The screen itself is an IPS type and is very impressive. Colours are nicely saturated, looking richer than those on say the Nexus 5. It’s bright, with a peak brightness of 502.06cd/m2 according to our testing kit. Whites are pure too, with no colour cast perceivable. Again the Z1 Compact shows its flagship pedigree here, with an all-round, great-looking display.


The Xperia Z1 Compact does have the same quad-core SnapDragon 800 chipset as its big brother, which is running at the same 2.2GHz clock speed. That’ll make it far faster than anything its size that’s running Android. It blazed through our various benchmarks, with a SunSpider JavaScript benchmark of just 833ms.

Its 3D rendering is just impressive. In 3DMark’s Ice Storm test it ‘maxed out’ the normal and Extreme settings and scored 19,193 in the Unlimited. All of this was groundbreaking when first saw the Z1, and though SnapDragon 800 is now more common it’s still the best Android chipset around.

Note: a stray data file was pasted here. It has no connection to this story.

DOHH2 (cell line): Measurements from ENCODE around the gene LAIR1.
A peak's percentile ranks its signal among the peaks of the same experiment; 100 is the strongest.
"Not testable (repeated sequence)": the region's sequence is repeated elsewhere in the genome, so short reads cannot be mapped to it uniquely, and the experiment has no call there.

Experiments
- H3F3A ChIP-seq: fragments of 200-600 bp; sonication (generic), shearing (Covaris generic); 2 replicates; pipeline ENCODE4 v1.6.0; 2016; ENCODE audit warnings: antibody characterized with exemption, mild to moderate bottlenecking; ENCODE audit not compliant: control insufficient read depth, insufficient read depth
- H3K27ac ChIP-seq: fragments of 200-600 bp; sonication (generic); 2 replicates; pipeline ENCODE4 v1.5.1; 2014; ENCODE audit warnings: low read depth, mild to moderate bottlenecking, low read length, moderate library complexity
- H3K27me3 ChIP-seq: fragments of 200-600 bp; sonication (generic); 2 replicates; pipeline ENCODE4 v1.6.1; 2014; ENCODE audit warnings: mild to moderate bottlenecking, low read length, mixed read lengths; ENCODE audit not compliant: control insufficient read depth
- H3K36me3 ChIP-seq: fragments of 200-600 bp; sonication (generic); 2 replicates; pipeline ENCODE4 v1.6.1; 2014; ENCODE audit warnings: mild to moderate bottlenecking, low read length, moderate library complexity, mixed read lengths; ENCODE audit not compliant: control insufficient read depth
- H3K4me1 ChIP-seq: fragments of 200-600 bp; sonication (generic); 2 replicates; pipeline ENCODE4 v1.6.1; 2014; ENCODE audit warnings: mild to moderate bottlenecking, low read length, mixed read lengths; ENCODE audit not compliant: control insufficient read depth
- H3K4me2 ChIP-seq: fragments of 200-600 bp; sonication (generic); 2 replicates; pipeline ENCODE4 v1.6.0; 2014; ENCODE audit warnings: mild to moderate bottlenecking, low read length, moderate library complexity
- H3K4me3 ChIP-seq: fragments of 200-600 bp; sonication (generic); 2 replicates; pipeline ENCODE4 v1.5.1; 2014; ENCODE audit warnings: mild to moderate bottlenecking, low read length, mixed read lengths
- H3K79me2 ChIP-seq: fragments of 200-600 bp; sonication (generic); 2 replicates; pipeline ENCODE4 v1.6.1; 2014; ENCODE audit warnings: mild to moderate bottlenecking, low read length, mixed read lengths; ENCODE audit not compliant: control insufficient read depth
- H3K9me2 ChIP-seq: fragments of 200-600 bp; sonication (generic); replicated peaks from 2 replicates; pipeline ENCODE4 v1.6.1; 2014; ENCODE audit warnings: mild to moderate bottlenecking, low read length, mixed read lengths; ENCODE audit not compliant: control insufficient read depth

Sony Xperia Z1 Compact
We like Sony’s take on Android, it’s largely stock with a few useful tweaks

Android 4.3 ran very smoothly with no hint of hesitation as we switched between apps. We like the custom icons (for a change) and the restrained pallet. There’s quite a few apps trying to sell you Sony content but they’re easy enough to remove. You get around 12GB of free memory out of the 16GB provided, and you can add up to 64GB thanks to a microSD slot.


The battery is smaller than the Z1’s, just 2,300mAh versus 3,000mAh as a larger one would have been hard to fit behind the smaller display. However, that smaller screen has a smaller power draw and the results therefore are impressive, with 12 hours and 32 minutes in our video playback test. Again it’s a bigger battery than its competitors have managed to pack into their Mini handsets – the HTC One Mini has only an 1,800mAh battery, which lasted for just eight hours and 38 minutes.